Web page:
He had lost the last game of chess as well.





A Game of Chess anyone?

February 7, 2013

A game of chess anyone?

I just knew it. Competitive sport brings out the worst. Has anyone listened to the news? Did I not advice over and over again to award losers in sport instead of the winners? This is going to be big, I mean really big. Australia and sport are one. Forget about Craig Thompson, Slipper and Obeid. That’s just confetti for a reluctant shy bride. No one is going to catch the bridal bouquet from this lot of corrupt, drug addled doped up sport junkies.

The truth has now come out, glaringly.  The minister for sport looked glum. Drugs, crime, doping, gangsters are the catch words in sport now. Woe the parent that enrolls their child in sport from now on. Soon after this evening news I went for walk.  I already noticed children near our park running away from a ball that threatened to roll towards them. Within days people will be burning balls, cricket bats, sport-commentators will be strung up from goal posts. In the dark of the night people will be jettison their boxer shorts, in kerbs you will find redolent of sweaty thighs Lycra cycle gear, knee pads and other sport paraphernalia. I noticed rugby balls sticking out of the Salvos bins. The revolution against sport has begun.

The fault is not in sport but rather in insisting that the ‘winning’ is more important than just playing it. Not everyone was as lucky as I was in choosing sport as one of those activities that should only be indulged in for the fun of it, but ditched it as soon as I heard ‘winning’. I like the fun, the pure enjoyment of kicking a ball as hard as possible or to slice through a wave feeling the water rushing by. Alas, I had trouble finding sport loving friends who did not think that winning were all important. They thought of my tennis playing weird for never knowing the score. I left the tennis club.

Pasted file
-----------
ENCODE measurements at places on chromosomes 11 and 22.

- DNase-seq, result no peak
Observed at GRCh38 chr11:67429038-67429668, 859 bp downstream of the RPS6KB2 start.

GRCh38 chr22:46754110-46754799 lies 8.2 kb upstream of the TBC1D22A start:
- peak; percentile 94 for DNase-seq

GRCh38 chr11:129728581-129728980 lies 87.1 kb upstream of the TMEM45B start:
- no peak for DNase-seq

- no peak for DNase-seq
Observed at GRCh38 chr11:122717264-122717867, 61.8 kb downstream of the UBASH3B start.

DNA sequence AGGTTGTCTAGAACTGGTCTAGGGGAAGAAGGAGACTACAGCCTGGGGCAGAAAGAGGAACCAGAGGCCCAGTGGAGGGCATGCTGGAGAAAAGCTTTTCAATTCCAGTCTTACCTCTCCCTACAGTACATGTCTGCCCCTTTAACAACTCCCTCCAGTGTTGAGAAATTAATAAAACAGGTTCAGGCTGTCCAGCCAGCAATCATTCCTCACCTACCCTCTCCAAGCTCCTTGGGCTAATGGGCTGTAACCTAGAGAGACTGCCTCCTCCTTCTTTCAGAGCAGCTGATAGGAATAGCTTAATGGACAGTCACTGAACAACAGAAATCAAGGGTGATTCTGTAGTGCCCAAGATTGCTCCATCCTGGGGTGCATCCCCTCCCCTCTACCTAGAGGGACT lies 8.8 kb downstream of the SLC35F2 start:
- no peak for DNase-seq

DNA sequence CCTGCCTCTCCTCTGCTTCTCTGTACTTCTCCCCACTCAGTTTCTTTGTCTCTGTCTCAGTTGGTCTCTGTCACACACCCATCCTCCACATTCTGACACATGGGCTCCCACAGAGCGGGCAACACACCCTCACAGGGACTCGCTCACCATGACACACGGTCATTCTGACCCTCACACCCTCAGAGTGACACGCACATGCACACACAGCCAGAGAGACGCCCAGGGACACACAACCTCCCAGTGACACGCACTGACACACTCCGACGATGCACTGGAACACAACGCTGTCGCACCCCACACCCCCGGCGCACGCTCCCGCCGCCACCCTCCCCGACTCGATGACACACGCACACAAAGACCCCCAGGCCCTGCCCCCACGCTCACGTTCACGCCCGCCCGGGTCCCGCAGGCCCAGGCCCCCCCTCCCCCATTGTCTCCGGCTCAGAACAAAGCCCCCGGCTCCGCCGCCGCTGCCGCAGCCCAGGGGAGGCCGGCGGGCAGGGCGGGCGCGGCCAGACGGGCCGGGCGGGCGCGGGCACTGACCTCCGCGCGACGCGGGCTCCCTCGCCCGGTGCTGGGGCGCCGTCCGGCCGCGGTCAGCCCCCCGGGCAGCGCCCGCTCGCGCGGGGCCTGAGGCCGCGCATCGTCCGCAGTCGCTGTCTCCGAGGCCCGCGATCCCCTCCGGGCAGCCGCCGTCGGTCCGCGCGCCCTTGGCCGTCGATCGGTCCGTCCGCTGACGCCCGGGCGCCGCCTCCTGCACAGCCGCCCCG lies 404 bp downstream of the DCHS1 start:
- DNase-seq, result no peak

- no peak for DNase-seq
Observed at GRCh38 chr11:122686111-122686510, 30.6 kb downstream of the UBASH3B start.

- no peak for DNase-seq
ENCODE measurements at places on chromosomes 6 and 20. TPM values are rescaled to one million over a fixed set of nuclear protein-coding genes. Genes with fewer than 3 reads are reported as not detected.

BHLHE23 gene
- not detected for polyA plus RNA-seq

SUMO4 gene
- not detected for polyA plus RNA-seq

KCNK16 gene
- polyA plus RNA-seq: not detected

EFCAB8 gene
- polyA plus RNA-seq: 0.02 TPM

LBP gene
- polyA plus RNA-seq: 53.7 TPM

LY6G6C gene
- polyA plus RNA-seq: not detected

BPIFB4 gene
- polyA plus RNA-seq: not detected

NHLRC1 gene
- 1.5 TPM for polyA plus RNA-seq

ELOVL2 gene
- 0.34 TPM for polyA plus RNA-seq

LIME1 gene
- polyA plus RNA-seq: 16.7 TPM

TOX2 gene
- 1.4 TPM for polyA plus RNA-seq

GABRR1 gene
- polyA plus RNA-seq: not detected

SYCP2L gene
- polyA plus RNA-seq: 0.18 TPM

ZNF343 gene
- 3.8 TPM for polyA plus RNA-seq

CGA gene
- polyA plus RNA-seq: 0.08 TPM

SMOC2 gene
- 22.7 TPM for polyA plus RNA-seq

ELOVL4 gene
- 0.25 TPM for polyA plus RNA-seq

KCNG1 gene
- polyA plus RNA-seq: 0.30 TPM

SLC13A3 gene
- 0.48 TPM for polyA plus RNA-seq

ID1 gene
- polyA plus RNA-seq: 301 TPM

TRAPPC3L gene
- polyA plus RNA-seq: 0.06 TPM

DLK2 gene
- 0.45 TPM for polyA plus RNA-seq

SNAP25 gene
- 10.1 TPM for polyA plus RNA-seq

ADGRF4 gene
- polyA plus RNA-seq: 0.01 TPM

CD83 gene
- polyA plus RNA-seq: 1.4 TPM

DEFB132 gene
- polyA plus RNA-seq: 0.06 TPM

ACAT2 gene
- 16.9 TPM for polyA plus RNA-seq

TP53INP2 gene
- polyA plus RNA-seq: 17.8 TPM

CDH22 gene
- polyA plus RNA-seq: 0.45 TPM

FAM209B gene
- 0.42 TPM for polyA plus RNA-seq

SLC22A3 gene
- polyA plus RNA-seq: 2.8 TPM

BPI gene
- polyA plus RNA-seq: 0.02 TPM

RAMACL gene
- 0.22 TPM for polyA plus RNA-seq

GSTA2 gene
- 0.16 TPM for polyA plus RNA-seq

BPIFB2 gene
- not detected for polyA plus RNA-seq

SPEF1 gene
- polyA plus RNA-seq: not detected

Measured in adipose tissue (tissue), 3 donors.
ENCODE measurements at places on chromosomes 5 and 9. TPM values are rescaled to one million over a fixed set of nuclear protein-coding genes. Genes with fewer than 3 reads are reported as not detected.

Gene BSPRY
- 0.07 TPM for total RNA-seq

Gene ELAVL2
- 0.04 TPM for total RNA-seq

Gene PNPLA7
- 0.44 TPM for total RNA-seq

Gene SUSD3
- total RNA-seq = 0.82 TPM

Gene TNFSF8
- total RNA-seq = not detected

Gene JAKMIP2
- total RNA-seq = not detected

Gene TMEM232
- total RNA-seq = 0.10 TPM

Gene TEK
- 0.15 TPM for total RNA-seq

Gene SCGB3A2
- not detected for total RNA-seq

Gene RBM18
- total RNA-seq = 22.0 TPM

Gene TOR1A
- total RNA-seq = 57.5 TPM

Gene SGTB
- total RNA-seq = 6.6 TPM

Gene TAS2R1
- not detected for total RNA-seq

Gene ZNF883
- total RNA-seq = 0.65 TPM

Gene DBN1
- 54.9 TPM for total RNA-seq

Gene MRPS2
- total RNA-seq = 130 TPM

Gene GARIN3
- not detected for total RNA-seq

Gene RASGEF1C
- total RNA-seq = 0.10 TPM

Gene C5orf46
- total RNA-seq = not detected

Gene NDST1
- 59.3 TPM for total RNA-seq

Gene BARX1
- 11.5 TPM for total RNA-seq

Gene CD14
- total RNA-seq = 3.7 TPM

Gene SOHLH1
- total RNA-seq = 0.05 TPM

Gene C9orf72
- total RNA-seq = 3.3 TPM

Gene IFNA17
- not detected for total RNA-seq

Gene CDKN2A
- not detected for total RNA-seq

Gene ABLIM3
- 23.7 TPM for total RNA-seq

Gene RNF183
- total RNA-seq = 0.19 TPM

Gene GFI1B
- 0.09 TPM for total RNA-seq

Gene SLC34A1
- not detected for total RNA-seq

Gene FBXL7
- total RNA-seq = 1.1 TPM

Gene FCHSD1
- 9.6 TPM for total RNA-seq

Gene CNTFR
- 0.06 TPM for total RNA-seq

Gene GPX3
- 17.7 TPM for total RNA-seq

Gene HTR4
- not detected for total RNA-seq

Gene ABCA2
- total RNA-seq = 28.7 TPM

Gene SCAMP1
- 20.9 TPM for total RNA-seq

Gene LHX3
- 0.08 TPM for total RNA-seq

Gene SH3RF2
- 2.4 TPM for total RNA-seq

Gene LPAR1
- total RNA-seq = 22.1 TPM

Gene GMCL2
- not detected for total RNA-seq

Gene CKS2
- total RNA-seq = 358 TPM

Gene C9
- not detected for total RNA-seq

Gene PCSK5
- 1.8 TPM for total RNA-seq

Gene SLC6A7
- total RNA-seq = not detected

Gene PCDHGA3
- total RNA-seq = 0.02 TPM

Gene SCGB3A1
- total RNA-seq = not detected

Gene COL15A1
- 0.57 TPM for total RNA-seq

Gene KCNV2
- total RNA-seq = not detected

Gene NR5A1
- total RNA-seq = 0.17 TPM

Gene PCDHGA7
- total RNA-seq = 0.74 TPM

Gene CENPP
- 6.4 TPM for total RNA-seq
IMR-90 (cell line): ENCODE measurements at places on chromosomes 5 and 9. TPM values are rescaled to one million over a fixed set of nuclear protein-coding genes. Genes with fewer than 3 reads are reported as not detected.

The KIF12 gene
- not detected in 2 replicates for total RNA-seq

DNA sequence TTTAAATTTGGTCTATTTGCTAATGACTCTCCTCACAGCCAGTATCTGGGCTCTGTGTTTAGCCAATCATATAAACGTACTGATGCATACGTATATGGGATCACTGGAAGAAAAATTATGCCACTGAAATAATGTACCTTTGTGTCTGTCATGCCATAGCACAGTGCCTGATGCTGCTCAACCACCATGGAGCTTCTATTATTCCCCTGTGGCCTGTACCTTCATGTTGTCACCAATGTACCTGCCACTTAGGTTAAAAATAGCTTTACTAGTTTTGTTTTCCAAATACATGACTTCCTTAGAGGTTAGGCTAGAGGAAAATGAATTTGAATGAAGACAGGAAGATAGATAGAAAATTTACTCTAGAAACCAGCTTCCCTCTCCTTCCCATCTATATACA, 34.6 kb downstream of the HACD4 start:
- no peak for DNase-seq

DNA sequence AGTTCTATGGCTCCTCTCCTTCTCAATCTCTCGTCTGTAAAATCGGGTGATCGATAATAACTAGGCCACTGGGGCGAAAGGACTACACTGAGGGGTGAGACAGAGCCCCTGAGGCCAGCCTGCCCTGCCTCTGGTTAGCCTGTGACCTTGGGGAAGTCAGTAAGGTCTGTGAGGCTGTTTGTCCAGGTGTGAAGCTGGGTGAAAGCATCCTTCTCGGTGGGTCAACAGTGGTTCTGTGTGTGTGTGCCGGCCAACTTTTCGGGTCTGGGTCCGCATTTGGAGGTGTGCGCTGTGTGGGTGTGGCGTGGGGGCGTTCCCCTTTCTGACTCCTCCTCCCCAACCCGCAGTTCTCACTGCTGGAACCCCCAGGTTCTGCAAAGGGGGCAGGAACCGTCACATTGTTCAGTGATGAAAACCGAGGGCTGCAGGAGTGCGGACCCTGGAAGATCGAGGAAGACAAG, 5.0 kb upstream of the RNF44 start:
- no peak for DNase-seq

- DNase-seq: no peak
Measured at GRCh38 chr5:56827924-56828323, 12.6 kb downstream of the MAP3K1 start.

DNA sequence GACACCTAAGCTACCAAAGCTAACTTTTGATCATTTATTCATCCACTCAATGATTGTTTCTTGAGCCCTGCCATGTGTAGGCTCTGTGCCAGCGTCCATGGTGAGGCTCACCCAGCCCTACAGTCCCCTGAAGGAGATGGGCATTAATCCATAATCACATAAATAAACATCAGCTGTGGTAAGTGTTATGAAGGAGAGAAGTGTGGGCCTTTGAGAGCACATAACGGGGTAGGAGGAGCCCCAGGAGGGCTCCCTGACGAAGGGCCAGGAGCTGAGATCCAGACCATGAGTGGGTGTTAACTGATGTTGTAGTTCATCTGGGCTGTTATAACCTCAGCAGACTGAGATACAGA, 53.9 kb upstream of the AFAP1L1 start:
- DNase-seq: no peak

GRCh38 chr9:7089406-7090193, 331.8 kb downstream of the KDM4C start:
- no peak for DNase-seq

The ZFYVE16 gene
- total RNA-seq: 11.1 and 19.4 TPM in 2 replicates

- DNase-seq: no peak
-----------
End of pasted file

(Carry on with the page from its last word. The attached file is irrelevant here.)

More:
Of course, it was always on the cards this would happen. The insane emphasis on winning trophies and medals took away what sport is about, a healthy way of burning of energy and excess calories. I played basket ball years ago for Scarborough but resigned when the coach rebuked me for throwing a ball in the basket of the opposite team, the nerve of him trying to lesson my joy of running and leaping about trying to get the ball in a basket. Who cared which basket?